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Dell Venue 8 Pro: Big Picture on a Small Screen

Dell Venue 8 Pro: Big Picture on a Small Screen

Filed inside: Reviews

Dell’s Venue 8 Pro is one of several budget-friendly tablets which run the full version of Windows 8.1. Similarly prices tablets include the Lenovo Miix 2 and Toshiba Encore, both offering a full-Windows experience for around $300. We picked up one of Dell’s 8-inch tablets to test out its gaming mettle.

The Intel Atom Z3740D processor surprised us with its horsepower, providing a varied experience for the gamer. The addition of an micro sd card slot, a faux pas for many mobile devices, is a welcome sight as hard drive space is always a source of contention in the mobile world.

With several easy workarounds for it’s shortcomings, the Dell Venue 8 Pro is an attractive device worthy of a look from gamers. We delve into the device to show it’s capabilities and how you can make the most of it.

Accessories

Given that the multitude of options with a full Windows 8.1 experience, there are many ways in which you can interface with the device. Even if you might not have a Bluetooth mouse and keyboard lying around, there are still convenient ways to get a great experience.

OTG Cable- Given the lack of a proper USB port this is an extraordinary wise investment for this device. It allows connection of any USB device such as a mouse, keyboard or gamepad.

Wired Xbox 360 controller- It works really well with Windows natively thereby giving you access to a variety games otherwise inaccessible without a full mouse and keyboard setup. Needless to say we’re more than a little excited at the eventuality of using a Steam Controller as well.

Smartphone – The fact that almost everyone today has a touch device lends itself well to the versatility of the tablet. Programs like Unified Remote opens a variety of doors by providing mouse and keyboard connectivity over either Wi-Fi or Bluetooth.

Bluetooth Keyboard, Mouse, Controller – From our own experience, the DV8P isn’t picky when it comes to connecting via Bluetooth. This is especially important due to it’s lack of multiple inputs. We were able to use an old $20 Bluetooth keyboard designed for a Nexus 7 and have seen a variety of Bluetooth gamepads work well on it..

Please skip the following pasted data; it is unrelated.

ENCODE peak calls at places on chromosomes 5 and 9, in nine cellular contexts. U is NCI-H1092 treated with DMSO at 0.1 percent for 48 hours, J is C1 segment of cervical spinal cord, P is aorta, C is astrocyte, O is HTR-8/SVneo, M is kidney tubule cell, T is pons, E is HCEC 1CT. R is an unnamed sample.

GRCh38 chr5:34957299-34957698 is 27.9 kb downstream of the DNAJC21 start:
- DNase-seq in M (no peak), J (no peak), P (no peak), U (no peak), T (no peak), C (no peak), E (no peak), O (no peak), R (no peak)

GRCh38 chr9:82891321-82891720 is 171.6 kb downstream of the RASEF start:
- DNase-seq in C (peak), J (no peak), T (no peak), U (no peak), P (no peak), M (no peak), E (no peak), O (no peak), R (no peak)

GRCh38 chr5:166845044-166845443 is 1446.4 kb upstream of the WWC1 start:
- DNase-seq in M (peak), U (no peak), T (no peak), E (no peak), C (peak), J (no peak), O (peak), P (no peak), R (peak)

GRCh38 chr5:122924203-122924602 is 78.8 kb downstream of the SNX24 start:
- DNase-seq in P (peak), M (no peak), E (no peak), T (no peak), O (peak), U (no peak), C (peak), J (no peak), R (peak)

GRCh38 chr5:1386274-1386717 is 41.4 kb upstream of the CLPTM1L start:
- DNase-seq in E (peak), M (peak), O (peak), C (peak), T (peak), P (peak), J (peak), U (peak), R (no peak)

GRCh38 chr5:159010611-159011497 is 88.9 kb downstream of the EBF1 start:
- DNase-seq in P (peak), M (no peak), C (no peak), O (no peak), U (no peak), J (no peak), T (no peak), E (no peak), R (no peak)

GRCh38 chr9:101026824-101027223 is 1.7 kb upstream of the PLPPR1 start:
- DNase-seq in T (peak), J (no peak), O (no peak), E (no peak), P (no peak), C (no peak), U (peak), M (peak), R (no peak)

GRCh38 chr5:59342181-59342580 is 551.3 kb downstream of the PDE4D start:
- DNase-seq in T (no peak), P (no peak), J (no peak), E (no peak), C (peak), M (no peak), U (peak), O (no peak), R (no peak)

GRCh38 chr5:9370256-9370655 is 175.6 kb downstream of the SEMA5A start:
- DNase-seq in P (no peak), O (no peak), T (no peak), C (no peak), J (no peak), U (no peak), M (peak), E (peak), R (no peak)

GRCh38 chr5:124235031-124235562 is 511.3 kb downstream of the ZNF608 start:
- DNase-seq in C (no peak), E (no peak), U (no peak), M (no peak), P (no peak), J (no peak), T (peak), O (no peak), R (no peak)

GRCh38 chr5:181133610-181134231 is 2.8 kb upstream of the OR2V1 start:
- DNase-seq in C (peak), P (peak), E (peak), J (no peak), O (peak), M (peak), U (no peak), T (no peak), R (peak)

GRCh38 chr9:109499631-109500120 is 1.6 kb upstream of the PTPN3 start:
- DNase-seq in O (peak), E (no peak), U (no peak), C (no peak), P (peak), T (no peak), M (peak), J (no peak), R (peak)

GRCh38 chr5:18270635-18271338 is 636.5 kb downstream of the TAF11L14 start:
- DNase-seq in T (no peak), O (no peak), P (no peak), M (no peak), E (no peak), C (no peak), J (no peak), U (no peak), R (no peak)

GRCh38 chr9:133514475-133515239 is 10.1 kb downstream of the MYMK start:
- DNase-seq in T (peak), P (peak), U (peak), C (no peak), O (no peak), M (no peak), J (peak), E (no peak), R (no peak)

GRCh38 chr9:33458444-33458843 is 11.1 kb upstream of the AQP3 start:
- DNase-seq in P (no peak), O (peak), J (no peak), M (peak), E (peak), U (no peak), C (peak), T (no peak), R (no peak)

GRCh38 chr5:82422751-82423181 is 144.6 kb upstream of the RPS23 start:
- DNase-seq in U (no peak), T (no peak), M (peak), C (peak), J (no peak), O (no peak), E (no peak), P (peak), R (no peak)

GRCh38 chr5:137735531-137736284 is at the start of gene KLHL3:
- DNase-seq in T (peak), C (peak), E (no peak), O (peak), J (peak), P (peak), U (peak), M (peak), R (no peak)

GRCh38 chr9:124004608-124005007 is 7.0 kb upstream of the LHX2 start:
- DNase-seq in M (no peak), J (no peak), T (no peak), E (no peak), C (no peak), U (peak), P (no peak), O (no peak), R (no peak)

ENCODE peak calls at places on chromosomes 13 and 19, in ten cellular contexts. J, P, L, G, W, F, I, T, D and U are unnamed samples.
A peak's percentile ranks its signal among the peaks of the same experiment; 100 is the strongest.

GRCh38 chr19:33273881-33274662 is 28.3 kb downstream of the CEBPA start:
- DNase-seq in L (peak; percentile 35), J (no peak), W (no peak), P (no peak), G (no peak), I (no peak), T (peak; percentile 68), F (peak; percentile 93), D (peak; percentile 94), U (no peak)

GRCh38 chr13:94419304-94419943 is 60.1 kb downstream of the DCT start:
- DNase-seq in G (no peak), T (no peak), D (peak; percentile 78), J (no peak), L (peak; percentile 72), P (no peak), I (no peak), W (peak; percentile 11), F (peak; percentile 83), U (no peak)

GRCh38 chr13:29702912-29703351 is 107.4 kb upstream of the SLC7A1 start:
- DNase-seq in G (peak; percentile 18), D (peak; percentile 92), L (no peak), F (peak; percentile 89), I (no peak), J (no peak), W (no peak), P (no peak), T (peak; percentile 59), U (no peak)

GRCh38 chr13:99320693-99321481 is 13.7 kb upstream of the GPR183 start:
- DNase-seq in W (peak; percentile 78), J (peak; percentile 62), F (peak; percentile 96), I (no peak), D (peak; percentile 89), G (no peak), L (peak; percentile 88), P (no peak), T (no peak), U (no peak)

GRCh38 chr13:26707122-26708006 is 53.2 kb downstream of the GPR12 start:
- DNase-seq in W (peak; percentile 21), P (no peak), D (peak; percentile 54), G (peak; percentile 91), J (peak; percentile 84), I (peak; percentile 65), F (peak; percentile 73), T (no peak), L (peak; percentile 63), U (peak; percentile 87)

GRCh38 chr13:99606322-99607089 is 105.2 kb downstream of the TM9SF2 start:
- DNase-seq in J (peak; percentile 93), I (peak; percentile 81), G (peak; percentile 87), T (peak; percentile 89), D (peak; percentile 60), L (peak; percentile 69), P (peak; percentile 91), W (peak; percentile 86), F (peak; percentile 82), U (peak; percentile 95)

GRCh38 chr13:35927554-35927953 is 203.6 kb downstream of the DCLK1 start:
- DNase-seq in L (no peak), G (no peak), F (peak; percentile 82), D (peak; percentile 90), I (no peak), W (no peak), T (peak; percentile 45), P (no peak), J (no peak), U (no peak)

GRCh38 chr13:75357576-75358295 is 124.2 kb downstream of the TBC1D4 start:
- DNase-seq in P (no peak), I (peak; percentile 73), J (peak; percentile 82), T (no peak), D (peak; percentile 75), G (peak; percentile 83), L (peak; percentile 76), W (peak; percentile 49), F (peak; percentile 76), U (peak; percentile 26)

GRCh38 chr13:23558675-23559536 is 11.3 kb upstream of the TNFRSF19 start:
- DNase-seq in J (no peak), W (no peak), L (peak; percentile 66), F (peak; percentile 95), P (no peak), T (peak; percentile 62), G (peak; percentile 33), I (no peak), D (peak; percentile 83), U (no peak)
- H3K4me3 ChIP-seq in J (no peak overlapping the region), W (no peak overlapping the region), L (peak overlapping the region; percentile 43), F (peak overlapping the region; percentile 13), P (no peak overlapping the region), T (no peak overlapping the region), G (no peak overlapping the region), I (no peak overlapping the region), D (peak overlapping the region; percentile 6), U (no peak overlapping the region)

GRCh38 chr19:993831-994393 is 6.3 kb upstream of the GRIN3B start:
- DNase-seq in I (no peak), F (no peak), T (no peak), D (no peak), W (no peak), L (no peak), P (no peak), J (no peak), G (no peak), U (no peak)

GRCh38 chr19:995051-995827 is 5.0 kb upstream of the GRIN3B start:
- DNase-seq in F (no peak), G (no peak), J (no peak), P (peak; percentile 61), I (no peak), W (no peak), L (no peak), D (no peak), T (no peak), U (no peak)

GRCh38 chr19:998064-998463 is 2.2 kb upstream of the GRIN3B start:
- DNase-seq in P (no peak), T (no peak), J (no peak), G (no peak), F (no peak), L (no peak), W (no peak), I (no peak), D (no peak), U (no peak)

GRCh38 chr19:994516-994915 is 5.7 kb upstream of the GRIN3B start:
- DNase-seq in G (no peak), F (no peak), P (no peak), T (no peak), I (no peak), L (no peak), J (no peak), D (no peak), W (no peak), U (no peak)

Steam

Even though the tablet exists in a goldilocks-zone in terms of size, we found that it can make navigation on native windows programs like Steam cumbersome as they’re not designed with a touch interface in mind. In fact we preferred navigating through Steam’s store in-browser but were still forced to use the desktop app to get to our games.

Surprisingly it was through the use of Steam’s Big Picture Mode which made navigation through the store and our library a lot more intuitive and user friendly using either the touchscreen or gamepad although we preferred the latter. Right off the bat we can say with confidence that a wired-usb Xbox 360 controller and OTG cable are some of the best accessories you can invest in with this device unless you’re lucky enough to have a Steam Controller. Even though big picture mode’s navigation was designed with a controller in mind, the tablets touch interface works pretty well but can be a little wonky at times such as scrolling left and right.

We got to testing right away and found a plethora of attractive newer titles which work well on the device along with some classics. While there are obvious choices as to what would work best will a full Windows tablet we only take a look at ones you won’t be able to find on iOS or Android.

The Banner Saga

The Banner Saga Even though Stoic announced their tactical rpg will not be coming to iOS or Android, the game seems like it was built with touchscreen in mind. Movement orders and attack commands are easy to execute thanks to a streamlined and intuitive interface. The title’s chess-like pacing makes playing on a tablet perfect due to its mobility. Low system requirements provide smooth gameplay without overtaxing the processor. The Banner Saga is a fantastic addition which highlights the devices strengths perfectly. Our only gripe is the need of a mouse at certain times like choosing battle order. Pairing our smartphone was an easy fix which left its ease of use intact.
Recommended Accessories: Mouse

 Super Meat Boy:

Super Meat Boy Since this title was designed with the gamepad in mind, it was an obvious first choice. The game booted up right away and within a few moments we were splattering our guts over sawblades. The game ran very well, between 55-60 fps with some minor slowdown on certain levels. However, even on larger boss fights the framerate never dipped below 45fps giving the player a great experience on the DV8P.
Recommended Accessories: Gamepad/OTG cable

Final Fantasy VII & VIII (PC):

Final Fantasy VII & VIII Both PC ports of the classic rpgs from the PlayStation One run great on the tablet. The PC versions both sport cleaner textures than the console version which look great on the 8-inch device. Both games support a gamepad and worked well with the 360 controller, but for some odd reason it requires one keyboard press in order to get into the start menu. This might be especially annoying to those of you without a Bluetooth keyboard.
Recommended Accessories: Gamepad/OTG cable

Papers, Please: